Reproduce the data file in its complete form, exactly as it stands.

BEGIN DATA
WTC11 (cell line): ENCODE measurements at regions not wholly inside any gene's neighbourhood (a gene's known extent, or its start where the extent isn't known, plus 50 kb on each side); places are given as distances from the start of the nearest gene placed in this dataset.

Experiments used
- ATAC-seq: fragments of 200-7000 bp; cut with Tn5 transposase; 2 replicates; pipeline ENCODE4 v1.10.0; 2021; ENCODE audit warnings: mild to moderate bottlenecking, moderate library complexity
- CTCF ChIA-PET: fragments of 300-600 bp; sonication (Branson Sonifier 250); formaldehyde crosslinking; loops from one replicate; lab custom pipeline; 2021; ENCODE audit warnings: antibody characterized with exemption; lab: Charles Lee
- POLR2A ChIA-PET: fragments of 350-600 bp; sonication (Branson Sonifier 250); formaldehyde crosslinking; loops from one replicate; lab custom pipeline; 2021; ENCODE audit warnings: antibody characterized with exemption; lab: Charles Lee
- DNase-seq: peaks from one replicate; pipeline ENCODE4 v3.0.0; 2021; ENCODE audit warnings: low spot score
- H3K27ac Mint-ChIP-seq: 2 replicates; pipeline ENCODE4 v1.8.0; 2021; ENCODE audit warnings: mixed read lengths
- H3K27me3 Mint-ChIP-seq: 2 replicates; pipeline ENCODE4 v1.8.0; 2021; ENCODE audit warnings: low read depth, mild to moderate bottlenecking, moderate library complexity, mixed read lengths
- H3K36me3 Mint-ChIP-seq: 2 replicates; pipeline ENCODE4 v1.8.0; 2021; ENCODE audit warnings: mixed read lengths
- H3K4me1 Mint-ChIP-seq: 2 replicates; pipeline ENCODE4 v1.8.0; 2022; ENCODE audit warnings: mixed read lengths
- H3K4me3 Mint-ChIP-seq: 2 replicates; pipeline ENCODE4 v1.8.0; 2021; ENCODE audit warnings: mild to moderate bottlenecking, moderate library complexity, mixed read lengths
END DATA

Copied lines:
WTC11 (cell line): ENCODE measurements at regions not wholly inside any gene's neighbourhood (a gene's known extent, or its start where the extent isn't known, plus 50 kb on each side); places are given as distances from the start of the nearest gene placed in this dataset.

Experiments used
- ATAC-seq: fragments of 200-7000 bp; cut with Tn5 transposase; 2 replicates; pipeline ENCODE4 v1.10.0; 2021; ENCODE audit warnings: mild to moderate bottlenecking, moderate library complexity
- CTCF ChIA-PET: fragments of 300-600 bp; sonication (Branson Sonifier 250); formaldehyde crosslinking; loops from one replicate; lab custom pipeline; 2021; ENCODE audit warnings: antibody characterized with exemption; lab: Charles Lee
- POLR2A ChIA-PET: fragments of 350-600 bp; sonication (Branson Sonifier 250); formaldehyde crosslinking; loops from one replicate; lab custom pipeline; 2021; ENCODE audit warnings: antibody characterized with exemption; lab: Charles Lee
- DNase-seq: peaks from one replicate; pipeline ENCODE4 v3.0.0; 2021; ENCODE audit warnings: low spot score
- H3K27ac Mint-ChIP-seq: 2 replicates; pipeline ENCODE4 v1.8.0; 2021; ENCODE audit warnings: mixed read lengths
- H3K27me3 Mint-ChIP-seq: 2 replicates; pipeline ENCODE4 v1.8.0; 2021; ENCODE audit warnings: low read depth, mild to moderate bottlenecking, moderate library complexity, mixed read lengths
- H3K36me3 Mint-ChIP-seq: 2 replicates; pipeline ENCODE4 v1.8.0; 2021; ENCODE audit warnings: mixed read lengths
- H3K4me1 Mint-ChIP-seq: 2 replicates; pipeline ENCODE4 v1.8.0; 2022; ENCODE audit warnings: mixed read lengths
- H3K4me3 Mint-ChIP-seq: 2 replicates; pipeline ENCODE4 v1.8.0; 2021; ENCODE audit warnings: mild to moderate bottlenecking, moderate library complexity, mixed read lengths